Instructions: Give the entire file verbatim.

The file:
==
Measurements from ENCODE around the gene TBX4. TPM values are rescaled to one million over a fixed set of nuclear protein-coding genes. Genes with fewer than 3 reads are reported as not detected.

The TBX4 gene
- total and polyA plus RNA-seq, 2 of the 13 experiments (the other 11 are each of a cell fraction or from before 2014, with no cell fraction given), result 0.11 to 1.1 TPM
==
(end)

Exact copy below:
Measurements from ENCODE around the gene TBX4. TPM values are rescaled to one million over a fixed set of nuclear protein-coding genes. Genes with fewer than 3 reads are reported as not detected.

The TBX4 gene
- total and polyA plus RNA-seq, 2 of the 13 experiments (the other 11 are each of a cell fraction or from before 2014, with no cell fraction given), result 0.11 to 1.1 TPM